The pope was very clear on that. If you go back to his homilies, he talks about Christ, but always crucified and, therefore, a Christ who offers us mercy at every possible occasion. That mercy, that generosity has its echo in our hearts when we help others, and especially when we help them to live in the Church, which is what Extension does.


Is there a specific message you'd like to share with our readers about this historical time in the Church?

Cardinal George: If faith is a gift, that isn't material. If you get money or material and you give it away, you don't have it. But faith is a spiritual gift. If you don't give it away, you won't have it. And so the idea of sharing our faith with those who don't have it is at the heart of Catholicism. But in order to do that, the Church has to be established everywhere, and that's what Extension is about, establishing the Church in all her dimensions. That includes training seminarians, helping sisters who are doing catechetical and other works, helping sometimes build a church, doing research for Hispanic ministry and for those people who might be overlooked in many places. So, it’s all part of the mission of the Church, and Extension is starting from the concern that the Church should be visibly present by even building a building over a hundred years ago, and now is expanding its mission. But for a Catholic, the mission speaks for itself. I’m very grateful, and I don’t think the readers of Extension magazine or the donors to the Society would be interested at all if they didn’t themselves have the gift of faith.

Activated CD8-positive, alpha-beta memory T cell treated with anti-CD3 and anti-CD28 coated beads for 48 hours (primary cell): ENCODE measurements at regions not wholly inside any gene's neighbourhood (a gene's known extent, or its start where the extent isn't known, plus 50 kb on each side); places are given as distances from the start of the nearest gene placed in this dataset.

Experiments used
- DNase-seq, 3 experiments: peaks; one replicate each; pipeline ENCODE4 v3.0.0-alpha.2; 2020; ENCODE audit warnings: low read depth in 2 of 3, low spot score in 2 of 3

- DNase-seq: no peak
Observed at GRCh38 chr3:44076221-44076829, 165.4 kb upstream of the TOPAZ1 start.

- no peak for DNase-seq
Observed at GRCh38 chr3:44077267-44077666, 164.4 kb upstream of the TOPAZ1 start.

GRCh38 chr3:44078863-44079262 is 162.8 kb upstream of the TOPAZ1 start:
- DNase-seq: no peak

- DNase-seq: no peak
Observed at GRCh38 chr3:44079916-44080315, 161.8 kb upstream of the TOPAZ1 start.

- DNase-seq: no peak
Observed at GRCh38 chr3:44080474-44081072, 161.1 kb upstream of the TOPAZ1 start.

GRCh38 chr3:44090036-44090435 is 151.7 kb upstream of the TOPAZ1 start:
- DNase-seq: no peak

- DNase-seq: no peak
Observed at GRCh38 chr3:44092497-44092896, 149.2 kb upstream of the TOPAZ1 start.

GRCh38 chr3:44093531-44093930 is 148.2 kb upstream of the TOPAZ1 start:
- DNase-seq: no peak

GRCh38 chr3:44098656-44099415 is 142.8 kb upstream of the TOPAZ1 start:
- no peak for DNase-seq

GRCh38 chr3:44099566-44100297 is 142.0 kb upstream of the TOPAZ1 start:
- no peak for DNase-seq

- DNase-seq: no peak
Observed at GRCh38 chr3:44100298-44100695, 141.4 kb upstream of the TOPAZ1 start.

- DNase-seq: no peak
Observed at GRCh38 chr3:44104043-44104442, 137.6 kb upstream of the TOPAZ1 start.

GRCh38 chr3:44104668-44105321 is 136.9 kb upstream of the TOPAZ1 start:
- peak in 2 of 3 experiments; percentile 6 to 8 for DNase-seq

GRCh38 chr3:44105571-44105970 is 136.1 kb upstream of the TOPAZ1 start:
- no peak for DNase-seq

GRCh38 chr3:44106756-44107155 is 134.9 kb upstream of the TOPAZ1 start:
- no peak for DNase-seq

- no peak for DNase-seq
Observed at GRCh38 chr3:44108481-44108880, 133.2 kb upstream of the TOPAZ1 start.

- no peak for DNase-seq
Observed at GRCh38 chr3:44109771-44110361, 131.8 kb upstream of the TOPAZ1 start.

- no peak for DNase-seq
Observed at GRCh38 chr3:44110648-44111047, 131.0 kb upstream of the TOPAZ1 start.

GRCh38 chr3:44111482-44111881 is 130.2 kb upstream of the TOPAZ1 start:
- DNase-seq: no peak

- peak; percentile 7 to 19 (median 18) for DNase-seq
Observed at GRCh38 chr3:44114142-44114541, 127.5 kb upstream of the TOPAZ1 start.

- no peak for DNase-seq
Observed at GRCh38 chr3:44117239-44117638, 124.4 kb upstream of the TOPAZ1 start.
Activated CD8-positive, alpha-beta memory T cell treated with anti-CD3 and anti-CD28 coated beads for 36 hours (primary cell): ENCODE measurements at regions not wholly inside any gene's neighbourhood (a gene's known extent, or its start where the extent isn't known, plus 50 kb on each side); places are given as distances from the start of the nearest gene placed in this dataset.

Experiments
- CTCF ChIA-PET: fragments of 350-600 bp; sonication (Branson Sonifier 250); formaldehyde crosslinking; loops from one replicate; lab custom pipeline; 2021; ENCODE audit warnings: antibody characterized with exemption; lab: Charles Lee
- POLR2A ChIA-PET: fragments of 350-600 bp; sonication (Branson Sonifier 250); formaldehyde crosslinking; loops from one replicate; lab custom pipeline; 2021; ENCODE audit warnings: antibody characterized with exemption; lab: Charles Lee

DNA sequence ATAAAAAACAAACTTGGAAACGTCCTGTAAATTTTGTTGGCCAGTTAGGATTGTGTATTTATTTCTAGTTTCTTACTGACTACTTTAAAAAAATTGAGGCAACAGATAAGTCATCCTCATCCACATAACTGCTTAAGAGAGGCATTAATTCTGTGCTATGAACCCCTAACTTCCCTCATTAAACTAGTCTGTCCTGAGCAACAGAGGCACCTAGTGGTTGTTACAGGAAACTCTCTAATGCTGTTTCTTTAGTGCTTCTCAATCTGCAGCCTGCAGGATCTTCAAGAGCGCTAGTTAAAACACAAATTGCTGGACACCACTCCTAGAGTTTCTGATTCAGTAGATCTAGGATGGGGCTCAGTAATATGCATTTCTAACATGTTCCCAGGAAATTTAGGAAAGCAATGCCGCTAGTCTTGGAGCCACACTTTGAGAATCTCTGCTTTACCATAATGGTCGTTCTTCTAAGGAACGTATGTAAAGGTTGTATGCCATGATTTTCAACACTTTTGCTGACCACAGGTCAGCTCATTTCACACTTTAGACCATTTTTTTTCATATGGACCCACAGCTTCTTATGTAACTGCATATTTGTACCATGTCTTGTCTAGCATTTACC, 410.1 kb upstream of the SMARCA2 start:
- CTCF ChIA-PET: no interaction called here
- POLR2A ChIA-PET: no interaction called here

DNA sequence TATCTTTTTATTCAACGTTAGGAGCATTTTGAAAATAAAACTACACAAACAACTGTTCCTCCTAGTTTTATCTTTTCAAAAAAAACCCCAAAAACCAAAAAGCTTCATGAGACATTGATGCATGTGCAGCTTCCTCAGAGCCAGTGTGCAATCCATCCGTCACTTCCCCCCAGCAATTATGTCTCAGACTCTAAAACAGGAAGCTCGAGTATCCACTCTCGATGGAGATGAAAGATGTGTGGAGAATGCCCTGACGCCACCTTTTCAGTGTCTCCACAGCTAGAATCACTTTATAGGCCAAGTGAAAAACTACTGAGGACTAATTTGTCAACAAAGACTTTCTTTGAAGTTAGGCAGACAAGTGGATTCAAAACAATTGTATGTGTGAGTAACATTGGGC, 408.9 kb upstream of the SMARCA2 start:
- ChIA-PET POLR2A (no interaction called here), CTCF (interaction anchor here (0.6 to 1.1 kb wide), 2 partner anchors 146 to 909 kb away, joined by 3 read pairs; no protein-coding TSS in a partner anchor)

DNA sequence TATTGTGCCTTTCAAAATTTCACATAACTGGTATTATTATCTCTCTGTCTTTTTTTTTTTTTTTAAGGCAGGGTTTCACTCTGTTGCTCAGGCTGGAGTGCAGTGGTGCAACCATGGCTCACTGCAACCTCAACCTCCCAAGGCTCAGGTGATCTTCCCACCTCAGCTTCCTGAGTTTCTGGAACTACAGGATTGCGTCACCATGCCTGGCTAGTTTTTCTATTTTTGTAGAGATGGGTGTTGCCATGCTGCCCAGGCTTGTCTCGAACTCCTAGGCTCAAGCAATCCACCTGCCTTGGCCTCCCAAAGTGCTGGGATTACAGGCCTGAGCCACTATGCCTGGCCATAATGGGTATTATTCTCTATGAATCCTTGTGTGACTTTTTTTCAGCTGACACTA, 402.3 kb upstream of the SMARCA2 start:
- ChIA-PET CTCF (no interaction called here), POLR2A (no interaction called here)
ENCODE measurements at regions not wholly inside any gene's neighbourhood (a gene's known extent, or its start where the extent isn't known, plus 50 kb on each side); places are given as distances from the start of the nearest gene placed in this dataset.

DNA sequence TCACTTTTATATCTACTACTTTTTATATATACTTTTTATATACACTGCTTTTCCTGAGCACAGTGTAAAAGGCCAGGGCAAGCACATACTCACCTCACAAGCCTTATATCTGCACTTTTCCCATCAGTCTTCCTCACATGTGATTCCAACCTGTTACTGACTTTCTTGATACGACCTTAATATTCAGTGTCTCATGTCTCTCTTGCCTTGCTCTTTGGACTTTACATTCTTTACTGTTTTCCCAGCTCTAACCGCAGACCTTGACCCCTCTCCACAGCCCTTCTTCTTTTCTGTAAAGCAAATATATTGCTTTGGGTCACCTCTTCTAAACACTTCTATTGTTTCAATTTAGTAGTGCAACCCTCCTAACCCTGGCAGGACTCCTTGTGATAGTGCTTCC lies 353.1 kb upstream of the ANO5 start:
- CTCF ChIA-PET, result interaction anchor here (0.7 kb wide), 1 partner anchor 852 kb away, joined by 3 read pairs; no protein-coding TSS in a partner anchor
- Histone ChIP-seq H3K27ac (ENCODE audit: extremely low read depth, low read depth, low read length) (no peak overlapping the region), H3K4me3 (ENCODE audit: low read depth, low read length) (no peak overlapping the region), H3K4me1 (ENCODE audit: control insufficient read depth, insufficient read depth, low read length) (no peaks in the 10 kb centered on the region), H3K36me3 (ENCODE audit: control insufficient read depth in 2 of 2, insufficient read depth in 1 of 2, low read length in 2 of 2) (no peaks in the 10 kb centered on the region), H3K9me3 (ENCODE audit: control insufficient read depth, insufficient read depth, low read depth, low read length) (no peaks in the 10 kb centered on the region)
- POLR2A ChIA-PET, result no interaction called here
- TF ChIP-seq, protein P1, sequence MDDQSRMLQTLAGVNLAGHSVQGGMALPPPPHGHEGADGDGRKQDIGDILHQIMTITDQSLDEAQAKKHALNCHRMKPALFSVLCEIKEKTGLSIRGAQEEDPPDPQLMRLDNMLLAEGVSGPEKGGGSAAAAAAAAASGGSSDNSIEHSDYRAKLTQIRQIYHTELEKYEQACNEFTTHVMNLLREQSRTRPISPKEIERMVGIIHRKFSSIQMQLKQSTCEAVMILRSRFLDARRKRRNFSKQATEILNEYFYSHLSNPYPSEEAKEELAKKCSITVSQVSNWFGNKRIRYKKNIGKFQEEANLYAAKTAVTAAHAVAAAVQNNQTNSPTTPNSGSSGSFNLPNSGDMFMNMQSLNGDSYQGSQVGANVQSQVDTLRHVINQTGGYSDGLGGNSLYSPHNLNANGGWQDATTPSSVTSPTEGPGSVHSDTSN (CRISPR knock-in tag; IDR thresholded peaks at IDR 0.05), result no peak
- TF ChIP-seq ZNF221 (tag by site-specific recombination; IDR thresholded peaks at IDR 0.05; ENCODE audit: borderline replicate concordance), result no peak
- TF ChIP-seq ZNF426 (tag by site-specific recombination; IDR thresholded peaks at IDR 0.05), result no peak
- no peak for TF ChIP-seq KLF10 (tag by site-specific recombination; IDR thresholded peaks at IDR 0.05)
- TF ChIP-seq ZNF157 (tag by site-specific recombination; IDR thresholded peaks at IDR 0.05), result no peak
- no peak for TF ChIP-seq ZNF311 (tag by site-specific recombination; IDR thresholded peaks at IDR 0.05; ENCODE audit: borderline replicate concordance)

Are there any lasting impressions you brought back from Rome that you'd like to share with this devoted group of followers?

Cardinal George: One thing that was clearly felt was the presence of Catholics around the world through their prayers. I know many readers of the magazine and many others associated with Extension prayed for us, and we felt that very, very deeply. Some people wrote us and said, ‘We’re writing to you, and I don’t know you, but you’re going to be electing our pope, and know that you’re in our prayers.’ So, you get the conviction again that the Church is a network of prayer, which is what she is, official prayer in the liturgy that worships God in spirit and in truth, and then personal prayer, as well. The impression of being united with the whole world in prayer was very strong and, therefore, we had a confidence that the Holy Spirit would guide us.

The second impression as you go through that intense period the week before the conclave is the way in which to vote. you have to really try to be free, free of your own background, free of your own language group, free of where you come from, so that you can think of a universal pastor who will be free himself to exercise this ministry without a lot of baggage, without a lot of encumbrances, who will be able to strengthen the papacy and not weaken it. And so, all that time, you’re trying to work toward a greater freedom, to vote well, and at the end, there’s a sense of liberation because you feel, by golly, we did it, and with the help of God’s grace and the prayers of many people. So it’s an intense experience, but it’s an experience of freedom, and then an experience of great joy and peace.